Updated 6:30 p.m. Tuesday
We have reached Beth Macy by phone and she and the team from Angel Missions Haiti have reached Gonaives and are near their destination, and safety. They ran into numerous roadblocks along the way, but had some hired Haitians and experienced missionaries along who helped talk their way through. Beth and the medical team she’s been covering are ready for some rest.
Updated 2:45 p.m. Tuesday
Beth Macy reports via Facebook that the medical team she is covering in Haiti has left Bon Samaritain Hospital in Limbe and is traveling in a truck to Gonaives, a city on the western coast. The trip could take up to three hours and the truck is likely to encounter a number of roadblocks along the way.
Beth wrote that she expects the group will spend the night there at a mission base before driving back to Port-au-Prince tomorrow.
The Angel Missions Haiti physicians and others accompanied by Roanoke Times reporter Beth Macy have been on lockdown at Bon Samaritain Hospital in Limbe, Haiti, since Monday afternoon. Unrest, including riots and shootings, in nearby Cap-Hatien, has delayed the medical mission team’s originally scheduled departure.
Haitians are rioting out of frustration over the spreading cholera outbreak. Many blame poor sanitation by a contingent of U.N. peacekeeping troops from Nepal for the outbreak of the water-borne disease, and U.N. troops exchanged gunfire with protesters in Quartier Morin, near Cap-Haitien, leaving one Haitian dead, the Associated Press reported. Quartier Morin is located about 22 miles from the hospital. A U.N. spokeswoman called such allegations “misinformation,” the AP reported. Other U.N. officials said the riots are being used by political parties to whip up passions ahead of the Nov. 28 presidential election.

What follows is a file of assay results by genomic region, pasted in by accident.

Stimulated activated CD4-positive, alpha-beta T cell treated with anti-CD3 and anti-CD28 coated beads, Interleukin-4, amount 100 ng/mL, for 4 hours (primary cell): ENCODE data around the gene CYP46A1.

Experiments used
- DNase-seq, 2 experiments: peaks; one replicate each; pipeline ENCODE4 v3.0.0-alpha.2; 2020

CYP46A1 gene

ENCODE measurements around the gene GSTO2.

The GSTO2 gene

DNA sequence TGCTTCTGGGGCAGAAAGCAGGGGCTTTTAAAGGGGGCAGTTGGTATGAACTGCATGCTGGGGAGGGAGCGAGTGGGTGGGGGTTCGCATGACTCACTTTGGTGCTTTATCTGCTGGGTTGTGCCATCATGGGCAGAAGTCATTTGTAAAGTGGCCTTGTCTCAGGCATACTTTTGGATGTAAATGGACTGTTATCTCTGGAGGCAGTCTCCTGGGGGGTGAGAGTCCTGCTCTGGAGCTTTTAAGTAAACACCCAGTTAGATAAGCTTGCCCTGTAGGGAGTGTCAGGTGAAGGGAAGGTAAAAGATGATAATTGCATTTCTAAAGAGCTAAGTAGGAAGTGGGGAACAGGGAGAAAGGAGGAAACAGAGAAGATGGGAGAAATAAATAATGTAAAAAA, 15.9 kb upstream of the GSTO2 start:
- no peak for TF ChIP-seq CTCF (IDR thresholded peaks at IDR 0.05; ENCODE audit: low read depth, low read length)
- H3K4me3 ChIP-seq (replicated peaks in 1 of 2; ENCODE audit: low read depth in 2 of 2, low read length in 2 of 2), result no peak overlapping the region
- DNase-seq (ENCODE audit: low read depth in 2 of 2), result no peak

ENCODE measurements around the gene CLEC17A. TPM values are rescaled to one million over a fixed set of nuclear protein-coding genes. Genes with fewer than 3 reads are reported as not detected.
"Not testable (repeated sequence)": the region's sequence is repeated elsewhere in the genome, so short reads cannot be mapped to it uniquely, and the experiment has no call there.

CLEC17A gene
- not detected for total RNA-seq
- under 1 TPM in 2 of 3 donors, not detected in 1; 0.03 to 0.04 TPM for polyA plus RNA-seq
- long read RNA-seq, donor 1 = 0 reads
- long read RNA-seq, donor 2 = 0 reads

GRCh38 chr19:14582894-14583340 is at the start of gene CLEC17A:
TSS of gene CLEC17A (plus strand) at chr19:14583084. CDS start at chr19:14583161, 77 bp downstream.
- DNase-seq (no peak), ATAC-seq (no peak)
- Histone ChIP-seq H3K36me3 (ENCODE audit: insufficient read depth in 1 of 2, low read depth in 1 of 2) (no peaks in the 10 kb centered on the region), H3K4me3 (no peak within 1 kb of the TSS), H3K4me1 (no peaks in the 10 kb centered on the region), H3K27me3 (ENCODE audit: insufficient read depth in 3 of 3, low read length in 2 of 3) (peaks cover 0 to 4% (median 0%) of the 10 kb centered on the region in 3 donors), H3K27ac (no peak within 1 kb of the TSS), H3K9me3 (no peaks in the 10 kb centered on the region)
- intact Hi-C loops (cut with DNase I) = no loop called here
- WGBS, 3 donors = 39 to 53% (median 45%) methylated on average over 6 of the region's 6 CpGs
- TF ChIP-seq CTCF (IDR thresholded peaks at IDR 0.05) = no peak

The roads are too dangerous to get the team to a landing zone for a United National helicopter to evacuate them. Meanwhile, the U.N. has halted helicopter flights because of the deteriorating conditions, Beth reports.
So Beth and the mission team are left to wait in the hospital compound, which is gated and strung with barbed wire.
She reported this scene from early this morning: “Rioters throwing stones at the hospital gate at 3 a.m., screaming from the streets, singing and chanting, and — just now — “Merci,” from Chago, whose baby died yesterday and who came back to ask for money to bury his boy.”
Beth reports members of Angel Missions still in Port-au-Prince are working the phones to try to come up with some other way to evacuate the team from Limbe.